эстонец ; эстонка ; эстонский язык
- The newly-appointed Estonian leader Vaino Valjas complained that more than 90 per cent of the republican economy was in the hands of Moscow ministries, and called for the balance to be reversed in the republic's favour.
- The announcment appeared timed for sessions of the Estonian and the Latvian parliaments which began in their respective capitals, Tallinn and Riga, yesterday.
- Estonia left the Soviet time zone and aligned itself chronologically with Finland; Christmas became a public holiday; and the republican capital, Tallinn, was given its Estonian name (with two ns rather than one) for all-union purposes.
- Estonian radio launched
- An Estonian history professor, Arnold Palm, said Balts regarded their status within the Soviet Union as "political, not juridical", and "by no means definitely established".
- Only 18 months ago, it was little more than a dream, the brainchild of himself and a few radical economists, blending Mr Gorbachev's plans for economic decentralisation with crystallising Estonian nationalism.
- The Lithuanian and Latvian Supreme Soviets, emulating the vote by their Estonian counterpart in November, adopted on Feb. 7 and 15 respectively declarations condemning the votes taken in July 1940 by their predecessors, the parliaments of independent Lithuania and Latvia, to join the Soviet Union.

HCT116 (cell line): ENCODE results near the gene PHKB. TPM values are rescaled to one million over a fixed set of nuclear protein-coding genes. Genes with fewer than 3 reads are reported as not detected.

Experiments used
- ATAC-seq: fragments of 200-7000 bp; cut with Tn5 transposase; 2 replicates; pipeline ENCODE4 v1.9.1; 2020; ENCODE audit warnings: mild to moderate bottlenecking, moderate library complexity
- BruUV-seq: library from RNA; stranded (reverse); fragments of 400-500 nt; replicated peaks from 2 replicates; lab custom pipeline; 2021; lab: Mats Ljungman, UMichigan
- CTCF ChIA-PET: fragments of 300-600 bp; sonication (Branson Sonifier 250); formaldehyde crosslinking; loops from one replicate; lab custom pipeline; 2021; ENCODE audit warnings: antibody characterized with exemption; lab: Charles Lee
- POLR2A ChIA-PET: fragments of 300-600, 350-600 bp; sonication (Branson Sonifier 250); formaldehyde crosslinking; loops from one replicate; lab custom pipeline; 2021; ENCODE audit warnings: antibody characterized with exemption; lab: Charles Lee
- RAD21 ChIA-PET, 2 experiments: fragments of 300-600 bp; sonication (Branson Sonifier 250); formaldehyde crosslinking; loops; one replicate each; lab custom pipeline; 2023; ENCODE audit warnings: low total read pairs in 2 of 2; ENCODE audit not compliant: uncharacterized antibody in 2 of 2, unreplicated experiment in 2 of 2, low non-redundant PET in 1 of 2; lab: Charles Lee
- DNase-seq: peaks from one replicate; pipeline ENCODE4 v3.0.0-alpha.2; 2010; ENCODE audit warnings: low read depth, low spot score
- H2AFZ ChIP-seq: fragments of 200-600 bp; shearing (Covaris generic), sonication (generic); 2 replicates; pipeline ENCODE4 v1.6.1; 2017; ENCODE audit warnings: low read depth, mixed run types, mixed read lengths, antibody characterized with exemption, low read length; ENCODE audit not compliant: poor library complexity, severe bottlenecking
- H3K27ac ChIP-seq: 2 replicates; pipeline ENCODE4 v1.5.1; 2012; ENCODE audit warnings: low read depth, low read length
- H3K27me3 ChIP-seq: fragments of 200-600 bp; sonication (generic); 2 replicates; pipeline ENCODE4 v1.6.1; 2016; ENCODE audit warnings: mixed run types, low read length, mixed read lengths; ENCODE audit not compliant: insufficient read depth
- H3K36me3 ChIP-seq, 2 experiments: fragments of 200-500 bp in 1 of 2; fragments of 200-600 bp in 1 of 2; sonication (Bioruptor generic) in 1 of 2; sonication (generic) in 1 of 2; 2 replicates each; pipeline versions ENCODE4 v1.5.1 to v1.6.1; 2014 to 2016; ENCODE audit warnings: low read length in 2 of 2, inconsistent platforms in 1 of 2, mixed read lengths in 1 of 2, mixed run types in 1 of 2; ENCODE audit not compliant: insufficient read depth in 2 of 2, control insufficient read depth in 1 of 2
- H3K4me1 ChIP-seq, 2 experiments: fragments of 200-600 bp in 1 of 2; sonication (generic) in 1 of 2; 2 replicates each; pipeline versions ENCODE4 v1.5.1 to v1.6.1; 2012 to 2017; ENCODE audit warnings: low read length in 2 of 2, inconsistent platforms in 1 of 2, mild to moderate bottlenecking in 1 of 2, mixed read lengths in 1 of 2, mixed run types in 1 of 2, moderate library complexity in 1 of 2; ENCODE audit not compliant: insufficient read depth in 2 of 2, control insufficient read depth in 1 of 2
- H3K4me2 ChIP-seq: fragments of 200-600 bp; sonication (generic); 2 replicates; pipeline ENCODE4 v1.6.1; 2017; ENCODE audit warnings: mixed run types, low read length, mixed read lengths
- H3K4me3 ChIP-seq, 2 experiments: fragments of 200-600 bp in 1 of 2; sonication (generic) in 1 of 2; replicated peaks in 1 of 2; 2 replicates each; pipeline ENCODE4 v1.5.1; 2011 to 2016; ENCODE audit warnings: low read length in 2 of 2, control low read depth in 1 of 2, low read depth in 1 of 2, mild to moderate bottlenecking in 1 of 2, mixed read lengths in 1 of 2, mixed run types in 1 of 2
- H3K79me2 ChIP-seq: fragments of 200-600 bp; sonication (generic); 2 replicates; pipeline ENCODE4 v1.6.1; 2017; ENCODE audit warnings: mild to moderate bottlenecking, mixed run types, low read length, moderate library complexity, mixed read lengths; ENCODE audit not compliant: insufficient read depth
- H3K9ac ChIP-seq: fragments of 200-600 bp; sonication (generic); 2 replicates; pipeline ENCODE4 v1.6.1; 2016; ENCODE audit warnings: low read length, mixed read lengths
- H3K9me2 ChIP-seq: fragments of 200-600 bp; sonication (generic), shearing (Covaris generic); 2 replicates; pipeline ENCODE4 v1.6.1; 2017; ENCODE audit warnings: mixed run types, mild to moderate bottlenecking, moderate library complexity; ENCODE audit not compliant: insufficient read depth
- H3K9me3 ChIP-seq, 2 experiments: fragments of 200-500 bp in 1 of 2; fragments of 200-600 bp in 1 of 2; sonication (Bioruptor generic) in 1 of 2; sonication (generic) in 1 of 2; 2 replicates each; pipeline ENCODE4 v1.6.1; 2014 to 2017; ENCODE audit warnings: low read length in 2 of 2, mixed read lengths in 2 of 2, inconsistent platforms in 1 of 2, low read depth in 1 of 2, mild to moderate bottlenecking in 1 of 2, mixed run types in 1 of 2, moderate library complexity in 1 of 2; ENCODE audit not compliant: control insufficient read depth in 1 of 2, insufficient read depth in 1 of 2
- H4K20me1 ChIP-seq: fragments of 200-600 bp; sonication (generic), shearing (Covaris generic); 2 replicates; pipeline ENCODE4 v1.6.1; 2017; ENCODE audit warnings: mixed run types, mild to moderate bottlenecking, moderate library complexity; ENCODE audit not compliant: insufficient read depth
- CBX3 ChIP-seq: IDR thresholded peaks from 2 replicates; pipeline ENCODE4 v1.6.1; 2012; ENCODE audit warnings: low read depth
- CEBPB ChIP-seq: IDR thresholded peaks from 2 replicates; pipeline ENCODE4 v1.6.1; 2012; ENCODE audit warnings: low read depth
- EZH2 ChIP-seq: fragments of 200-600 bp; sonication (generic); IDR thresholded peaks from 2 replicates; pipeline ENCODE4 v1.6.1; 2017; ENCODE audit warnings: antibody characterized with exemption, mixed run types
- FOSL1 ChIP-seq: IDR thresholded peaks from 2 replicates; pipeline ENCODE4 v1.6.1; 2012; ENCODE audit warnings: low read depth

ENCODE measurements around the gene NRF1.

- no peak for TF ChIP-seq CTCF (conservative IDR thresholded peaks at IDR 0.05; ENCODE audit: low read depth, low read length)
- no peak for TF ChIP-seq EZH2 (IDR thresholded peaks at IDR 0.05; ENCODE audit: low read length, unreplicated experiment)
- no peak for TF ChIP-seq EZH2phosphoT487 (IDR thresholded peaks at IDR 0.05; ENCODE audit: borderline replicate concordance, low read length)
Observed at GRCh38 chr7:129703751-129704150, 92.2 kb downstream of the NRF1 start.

- In an interview with the Tallinn weekly Maaleht, he said the Estonian Party would do this even though it "will obviously find itself in conflict with certain forces in the Soviet Communist Party".
- For November 1989 Estonian Supreme Soviet resolution declaring illegal the republic's annexation by the Soviet Union see p. 37045.
- Resolutions on Baltic independence - Estonian endorsement of multiparty system
- But before that there are other hurdles: how to reach agreement with a jealous central bureaucracy over control of "union" factories on Estonian soil, vital to the central plan.
- The Estonian parliament agreed to postpone discussion of provisions of its election law amid disagreement over demands by Russians for a second chamber to represent local minorities.
- Last week, the Estonian Parliament compromised on both fronts - but only at the price of jeopardising the alliance between nationalists and the republic's Communist Party which has hitherto allowed Estonia so nimbly to sidestep a decisive confrontation with Moscow.